If November is the month of hope, December can be the month of despair in the college admissions world. That’s when students start to get word on their early action and early decision acceptances.
As applications are submitted, there’s the hope and promise of a positive outcome. Once the actual news is received, the guessing is over. There are the deferred situations where action can and should be taken and outcomes can still be affected, but if the answer is a “no” or even a “waitlist”, that can be a disappointing time, especially if the college was a top or first choice.
I’m not going to focus this blog on that, except to say, that disappointment is natural and expected and it’s important for your teen to take the time they need. Processing through disappointment helps develop a key life skill of resilience.
What I will focus on is that ANY one of the colleges on their list that they applied to can provide them with the type of experience they want to have. THEY get to choose their college experience, it is not dictated by the college.
I’m a huge fan of the late great Dr. Seuss, so it is only fitting that I deliver this message in a “Seussical” rhyme I created:
Where you go is not who you’ll be
Feel free to repeat after me
Who you’ll be is created while you’re there
And you can do that anywhere!
I realize that just my saying this, even in a creative, poetic way, doesn’t make it so. But my words are based on a Gallup-Purdue Index Study published in 2015 that identified the “Big Six” College Experiences linked to life preparedness, which are:
Having at least one college professor who made me excited about learning
Having college professor(s) who cared about me as a person
Having a mentor who encouraged me to pursue my goals and dreams
Working on a project that took a semester or more to complete
Having an internship or job that allowed me to apply what I was learning in the classroom
Being extremely active in extracurriculars and activities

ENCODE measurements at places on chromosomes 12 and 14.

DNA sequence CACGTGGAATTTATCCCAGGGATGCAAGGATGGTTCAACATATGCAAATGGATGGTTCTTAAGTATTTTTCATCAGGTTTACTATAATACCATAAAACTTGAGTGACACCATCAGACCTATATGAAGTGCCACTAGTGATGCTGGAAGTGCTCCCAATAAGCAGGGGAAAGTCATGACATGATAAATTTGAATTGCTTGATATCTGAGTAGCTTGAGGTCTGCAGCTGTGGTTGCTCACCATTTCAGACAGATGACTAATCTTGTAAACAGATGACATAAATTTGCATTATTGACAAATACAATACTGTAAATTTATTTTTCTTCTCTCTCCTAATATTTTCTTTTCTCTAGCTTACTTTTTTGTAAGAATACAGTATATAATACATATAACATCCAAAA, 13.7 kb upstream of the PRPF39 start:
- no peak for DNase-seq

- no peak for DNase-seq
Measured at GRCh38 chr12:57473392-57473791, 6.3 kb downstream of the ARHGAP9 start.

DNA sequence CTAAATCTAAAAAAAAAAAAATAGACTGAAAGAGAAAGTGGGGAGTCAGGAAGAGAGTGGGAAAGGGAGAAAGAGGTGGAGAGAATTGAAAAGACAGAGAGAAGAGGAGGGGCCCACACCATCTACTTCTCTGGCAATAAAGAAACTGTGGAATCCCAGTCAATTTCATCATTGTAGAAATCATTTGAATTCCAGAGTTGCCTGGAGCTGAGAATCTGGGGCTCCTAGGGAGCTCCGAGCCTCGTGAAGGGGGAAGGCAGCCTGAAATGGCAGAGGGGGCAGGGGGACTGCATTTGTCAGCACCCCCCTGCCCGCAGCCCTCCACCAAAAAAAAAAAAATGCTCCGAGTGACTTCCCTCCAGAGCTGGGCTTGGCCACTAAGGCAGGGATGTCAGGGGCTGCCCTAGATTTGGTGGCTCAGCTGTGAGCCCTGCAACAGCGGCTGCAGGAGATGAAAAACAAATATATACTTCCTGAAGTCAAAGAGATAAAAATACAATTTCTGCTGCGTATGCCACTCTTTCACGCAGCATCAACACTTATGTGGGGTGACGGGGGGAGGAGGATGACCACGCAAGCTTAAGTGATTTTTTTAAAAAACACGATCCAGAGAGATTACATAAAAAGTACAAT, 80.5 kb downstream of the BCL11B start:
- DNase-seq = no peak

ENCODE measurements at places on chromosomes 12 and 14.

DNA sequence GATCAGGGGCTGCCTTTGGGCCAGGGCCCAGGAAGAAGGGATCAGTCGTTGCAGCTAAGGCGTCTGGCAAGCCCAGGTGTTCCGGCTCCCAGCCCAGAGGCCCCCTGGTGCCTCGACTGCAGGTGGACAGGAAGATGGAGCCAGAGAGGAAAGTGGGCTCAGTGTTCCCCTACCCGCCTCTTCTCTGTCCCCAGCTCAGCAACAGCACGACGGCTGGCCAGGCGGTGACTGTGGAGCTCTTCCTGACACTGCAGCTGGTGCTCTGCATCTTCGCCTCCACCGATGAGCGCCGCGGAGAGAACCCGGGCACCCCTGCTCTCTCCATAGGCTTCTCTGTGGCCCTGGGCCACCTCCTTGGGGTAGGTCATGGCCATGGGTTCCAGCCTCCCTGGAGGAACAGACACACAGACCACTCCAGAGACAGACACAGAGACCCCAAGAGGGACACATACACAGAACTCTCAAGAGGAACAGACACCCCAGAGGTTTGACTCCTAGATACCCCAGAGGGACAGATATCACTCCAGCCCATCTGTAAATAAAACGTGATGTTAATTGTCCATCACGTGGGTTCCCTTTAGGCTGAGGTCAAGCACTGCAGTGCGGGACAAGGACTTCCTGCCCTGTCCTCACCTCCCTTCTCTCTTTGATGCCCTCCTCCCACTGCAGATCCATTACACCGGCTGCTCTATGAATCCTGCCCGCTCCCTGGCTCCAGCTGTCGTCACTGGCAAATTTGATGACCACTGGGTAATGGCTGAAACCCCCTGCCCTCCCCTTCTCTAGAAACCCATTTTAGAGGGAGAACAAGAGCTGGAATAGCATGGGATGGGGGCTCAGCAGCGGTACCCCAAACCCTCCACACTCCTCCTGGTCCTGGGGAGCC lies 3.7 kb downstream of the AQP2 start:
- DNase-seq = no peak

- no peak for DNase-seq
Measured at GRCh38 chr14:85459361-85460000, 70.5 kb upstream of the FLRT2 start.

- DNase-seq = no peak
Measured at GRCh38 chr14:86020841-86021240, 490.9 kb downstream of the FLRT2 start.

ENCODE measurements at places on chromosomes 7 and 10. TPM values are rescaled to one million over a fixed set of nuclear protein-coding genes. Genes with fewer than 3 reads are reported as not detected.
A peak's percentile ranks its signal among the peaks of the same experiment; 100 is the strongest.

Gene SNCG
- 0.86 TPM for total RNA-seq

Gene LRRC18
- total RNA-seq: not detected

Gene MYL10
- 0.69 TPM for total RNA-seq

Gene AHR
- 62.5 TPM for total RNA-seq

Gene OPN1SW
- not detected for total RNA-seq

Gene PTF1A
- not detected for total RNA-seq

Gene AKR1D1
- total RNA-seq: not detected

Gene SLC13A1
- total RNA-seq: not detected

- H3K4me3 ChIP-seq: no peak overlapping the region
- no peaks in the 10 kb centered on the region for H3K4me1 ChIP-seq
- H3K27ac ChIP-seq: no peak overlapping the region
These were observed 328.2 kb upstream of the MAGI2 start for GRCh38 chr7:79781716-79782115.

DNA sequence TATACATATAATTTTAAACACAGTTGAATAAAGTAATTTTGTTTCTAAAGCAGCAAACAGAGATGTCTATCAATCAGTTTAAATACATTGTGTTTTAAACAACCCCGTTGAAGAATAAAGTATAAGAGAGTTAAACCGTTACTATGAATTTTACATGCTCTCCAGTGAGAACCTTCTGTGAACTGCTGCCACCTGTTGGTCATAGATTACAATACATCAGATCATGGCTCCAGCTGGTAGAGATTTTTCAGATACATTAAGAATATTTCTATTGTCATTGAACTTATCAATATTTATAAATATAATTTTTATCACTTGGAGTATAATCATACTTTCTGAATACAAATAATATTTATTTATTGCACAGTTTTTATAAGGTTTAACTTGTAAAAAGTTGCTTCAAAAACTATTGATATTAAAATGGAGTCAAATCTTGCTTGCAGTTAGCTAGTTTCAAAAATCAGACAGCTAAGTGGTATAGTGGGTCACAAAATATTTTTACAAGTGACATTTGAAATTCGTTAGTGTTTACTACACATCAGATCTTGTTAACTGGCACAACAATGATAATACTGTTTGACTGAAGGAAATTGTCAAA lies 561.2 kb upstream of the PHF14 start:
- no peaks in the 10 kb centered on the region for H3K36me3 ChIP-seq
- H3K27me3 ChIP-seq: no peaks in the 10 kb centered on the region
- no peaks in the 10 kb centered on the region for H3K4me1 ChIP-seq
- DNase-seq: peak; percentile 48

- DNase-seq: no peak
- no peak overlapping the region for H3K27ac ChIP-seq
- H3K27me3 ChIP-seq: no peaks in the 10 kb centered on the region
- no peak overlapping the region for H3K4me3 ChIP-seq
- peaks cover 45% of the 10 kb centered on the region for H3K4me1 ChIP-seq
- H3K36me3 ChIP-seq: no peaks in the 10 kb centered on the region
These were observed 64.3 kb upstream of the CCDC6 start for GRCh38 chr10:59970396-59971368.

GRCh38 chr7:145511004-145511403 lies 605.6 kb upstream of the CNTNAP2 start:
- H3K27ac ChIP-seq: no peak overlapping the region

In other words, each of these experiences provide the opportunity to form relationships that will not only create a successful college experience but will result in building connections that can and will impact job and career success.
And ALL SIX of these factors can be accomplished at most ANY college.
There is a camaraderie amongst alumni from most colleges, not just the elite ones. People get excited and want to help those that came before them and that translates into everything from networking opportunities to getting students considered for jobs and internships.
Being part of a sorority or fraternity at any college is something that provides a regional or national impact. You’re not only connected to the members in your college chapter, but those chapters are within colleges across the country – thus exponentially expanding your network.
Professors have likely worked at multiple colleges in their careers, and know many people in their field.
I’ve heard so many students say “But I deserve to get into this college after how hard I’ve worked in high school”. And I agree. You do deserve it, you have worked hard. But getting into a specific college is not the “prize” for all you’ve accomplished. Be proud of the work you’ve done to get into college. Your grades, your test scores, your activities, your job and your experiences are all things to be proud of. That’s the barometer of your success and is not reflected by the colleges you didn’t get into, but by the colleges you DID!!
All of the factors listed in the study illustrate how more than ever, college is as much if not more about taking advantage of opportunities both inside and outside the classroom. It’s about the talents, skills and strengths of the student and how they maximize their journey at the college they choose that will help them create a successful experience.